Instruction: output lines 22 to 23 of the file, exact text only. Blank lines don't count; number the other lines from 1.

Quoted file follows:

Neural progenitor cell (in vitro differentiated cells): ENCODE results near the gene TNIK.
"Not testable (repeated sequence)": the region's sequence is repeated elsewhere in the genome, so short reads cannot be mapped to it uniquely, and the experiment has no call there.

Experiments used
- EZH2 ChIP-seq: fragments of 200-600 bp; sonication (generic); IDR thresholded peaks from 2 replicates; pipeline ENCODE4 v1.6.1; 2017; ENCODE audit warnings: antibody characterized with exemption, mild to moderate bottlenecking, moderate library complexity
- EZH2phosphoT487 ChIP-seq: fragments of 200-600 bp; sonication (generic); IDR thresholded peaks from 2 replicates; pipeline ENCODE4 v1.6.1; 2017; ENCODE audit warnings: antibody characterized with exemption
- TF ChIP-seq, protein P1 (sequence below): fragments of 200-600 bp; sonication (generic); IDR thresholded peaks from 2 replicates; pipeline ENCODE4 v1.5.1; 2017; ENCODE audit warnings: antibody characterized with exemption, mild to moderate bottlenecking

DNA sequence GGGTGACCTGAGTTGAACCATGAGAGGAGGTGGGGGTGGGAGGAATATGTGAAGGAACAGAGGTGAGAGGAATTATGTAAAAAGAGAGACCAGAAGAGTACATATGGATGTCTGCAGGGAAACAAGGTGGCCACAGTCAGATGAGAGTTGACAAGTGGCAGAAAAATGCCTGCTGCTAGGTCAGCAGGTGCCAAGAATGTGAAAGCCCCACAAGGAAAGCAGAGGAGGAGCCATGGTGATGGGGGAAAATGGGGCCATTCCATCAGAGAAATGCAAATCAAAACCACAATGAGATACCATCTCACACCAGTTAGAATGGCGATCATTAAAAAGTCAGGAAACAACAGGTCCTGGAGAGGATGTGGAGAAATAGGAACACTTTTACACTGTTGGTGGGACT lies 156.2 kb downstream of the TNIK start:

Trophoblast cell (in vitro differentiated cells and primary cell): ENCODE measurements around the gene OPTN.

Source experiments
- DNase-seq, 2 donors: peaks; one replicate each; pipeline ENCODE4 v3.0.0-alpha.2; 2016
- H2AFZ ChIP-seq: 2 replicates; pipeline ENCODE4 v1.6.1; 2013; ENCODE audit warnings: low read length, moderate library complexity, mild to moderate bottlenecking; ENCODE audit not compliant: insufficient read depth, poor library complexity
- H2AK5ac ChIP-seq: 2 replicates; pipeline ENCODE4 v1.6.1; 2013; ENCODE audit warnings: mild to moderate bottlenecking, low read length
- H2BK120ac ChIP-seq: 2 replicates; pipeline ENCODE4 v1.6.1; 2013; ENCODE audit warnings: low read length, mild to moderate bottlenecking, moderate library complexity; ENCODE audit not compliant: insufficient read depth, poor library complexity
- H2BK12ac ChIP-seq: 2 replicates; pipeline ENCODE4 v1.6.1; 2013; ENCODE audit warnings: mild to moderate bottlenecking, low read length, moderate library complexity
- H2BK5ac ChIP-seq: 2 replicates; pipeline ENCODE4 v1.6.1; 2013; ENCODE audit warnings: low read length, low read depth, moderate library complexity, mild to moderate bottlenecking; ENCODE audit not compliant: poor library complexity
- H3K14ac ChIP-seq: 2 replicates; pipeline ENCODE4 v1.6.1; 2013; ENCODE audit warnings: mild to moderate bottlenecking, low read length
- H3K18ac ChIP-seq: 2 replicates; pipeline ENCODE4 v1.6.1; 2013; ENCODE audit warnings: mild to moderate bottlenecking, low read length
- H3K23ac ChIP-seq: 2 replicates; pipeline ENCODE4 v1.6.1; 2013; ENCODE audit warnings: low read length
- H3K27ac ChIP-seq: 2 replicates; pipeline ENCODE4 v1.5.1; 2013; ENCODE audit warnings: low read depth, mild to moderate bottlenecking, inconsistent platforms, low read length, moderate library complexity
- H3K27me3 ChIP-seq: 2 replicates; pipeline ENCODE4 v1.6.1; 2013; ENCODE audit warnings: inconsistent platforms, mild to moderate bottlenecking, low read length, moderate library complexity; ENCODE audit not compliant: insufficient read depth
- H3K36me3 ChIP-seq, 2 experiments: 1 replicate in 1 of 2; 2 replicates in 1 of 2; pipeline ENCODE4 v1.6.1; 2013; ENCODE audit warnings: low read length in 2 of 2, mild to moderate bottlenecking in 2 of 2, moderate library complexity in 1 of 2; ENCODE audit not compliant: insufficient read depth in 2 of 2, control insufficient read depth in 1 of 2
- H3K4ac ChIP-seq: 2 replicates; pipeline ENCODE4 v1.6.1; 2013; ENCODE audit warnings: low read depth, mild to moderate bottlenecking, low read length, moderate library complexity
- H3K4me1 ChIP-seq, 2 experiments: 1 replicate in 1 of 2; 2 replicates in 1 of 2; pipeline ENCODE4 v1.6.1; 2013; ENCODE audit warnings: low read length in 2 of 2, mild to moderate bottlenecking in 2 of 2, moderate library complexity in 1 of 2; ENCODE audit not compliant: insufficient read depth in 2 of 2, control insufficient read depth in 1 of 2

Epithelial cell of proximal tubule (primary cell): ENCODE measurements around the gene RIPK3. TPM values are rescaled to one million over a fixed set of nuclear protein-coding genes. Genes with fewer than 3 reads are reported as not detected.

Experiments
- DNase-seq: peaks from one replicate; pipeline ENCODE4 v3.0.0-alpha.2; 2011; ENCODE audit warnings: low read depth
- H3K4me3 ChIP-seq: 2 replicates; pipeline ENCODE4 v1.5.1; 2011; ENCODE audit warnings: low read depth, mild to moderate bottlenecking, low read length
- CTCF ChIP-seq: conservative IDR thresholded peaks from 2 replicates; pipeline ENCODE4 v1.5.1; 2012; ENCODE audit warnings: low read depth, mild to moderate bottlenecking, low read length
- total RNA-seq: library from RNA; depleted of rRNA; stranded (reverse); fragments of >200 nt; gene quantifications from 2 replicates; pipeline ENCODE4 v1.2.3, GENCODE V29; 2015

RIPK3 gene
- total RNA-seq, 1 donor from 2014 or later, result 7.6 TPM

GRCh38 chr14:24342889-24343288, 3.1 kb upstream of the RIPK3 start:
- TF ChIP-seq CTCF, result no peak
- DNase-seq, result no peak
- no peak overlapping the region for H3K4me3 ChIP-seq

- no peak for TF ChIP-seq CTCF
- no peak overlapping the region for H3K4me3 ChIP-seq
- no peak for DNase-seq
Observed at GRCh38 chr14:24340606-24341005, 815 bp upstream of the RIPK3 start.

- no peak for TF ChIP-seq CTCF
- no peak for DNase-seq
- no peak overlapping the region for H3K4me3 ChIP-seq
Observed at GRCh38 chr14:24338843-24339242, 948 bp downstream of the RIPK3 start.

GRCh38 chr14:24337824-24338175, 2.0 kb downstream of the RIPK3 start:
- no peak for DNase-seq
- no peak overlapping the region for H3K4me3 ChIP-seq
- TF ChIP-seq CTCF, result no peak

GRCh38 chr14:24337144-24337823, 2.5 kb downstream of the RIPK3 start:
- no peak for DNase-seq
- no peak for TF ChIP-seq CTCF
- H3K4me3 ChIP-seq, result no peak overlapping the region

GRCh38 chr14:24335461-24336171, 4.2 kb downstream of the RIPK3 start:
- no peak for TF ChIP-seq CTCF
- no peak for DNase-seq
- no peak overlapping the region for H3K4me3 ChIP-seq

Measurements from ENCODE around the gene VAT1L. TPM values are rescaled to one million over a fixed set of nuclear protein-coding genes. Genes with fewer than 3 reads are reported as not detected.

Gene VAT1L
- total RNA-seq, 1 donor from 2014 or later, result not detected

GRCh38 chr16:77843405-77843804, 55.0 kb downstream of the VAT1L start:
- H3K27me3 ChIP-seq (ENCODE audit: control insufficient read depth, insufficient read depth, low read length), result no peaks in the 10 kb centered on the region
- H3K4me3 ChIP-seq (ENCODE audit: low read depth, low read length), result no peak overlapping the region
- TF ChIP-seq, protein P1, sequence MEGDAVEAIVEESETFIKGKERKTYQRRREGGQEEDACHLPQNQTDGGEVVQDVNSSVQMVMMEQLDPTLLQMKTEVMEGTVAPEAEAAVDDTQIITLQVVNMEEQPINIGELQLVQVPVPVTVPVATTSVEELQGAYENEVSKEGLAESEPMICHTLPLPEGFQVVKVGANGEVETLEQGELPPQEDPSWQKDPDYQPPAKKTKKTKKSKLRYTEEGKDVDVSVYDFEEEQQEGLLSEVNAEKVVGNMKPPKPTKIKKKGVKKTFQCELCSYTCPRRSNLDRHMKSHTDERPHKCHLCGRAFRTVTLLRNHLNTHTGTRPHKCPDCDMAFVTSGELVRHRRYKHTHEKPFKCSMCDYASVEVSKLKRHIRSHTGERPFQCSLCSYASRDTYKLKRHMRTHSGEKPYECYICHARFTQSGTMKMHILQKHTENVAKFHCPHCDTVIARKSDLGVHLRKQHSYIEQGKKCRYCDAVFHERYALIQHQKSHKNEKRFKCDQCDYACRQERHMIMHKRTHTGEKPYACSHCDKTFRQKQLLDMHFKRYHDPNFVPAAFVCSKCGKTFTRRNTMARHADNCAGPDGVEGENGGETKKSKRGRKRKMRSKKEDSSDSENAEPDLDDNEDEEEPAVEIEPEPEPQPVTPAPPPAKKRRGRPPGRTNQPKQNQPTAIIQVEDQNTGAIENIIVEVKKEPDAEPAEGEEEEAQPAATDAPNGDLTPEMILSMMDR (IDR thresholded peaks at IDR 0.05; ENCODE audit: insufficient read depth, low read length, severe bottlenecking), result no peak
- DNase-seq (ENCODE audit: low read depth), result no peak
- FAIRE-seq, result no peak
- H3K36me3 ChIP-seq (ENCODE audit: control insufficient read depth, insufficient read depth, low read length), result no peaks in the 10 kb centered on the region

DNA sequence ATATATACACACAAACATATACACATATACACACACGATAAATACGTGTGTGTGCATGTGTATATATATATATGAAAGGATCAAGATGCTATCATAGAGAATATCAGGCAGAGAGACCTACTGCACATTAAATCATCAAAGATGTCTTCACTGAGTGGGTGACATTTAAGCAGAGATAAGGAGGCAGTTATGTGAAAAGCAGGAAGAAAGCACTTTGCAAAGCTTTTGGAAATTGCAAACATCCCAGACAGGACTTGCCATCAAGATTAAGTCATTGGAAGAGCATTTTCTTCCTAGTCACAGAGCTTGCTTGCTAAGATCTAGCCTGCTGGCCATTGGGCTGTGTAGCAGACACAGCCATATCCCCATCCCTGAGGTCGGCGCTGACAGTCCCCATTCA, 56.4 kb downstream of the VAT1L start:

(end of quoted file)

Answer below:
- H3K4ac ChIP-seq: 2 replicates; pipeline ENCODE4 v1.6.1; 2013; ENCODE audit warnings: low read depth, mild to moderate bottlenecking, low read length, moderate library complexity
- H3K4me1 ChIP-seq, 2 experiments: 1 replicate in 1 of 2; 2 replicates in 1 of 2; pipeline ENCODE4 v1.6.1; 2013; ENCODE audit warnings: low read length in 2 of 2, mild to moderate bottlenecking in 2 of 2, moderate library complexity in 1 of 2; ENCODE audit not compliant: insufficient read depth in 2 of 2, control insufficient read depth in 1 of 2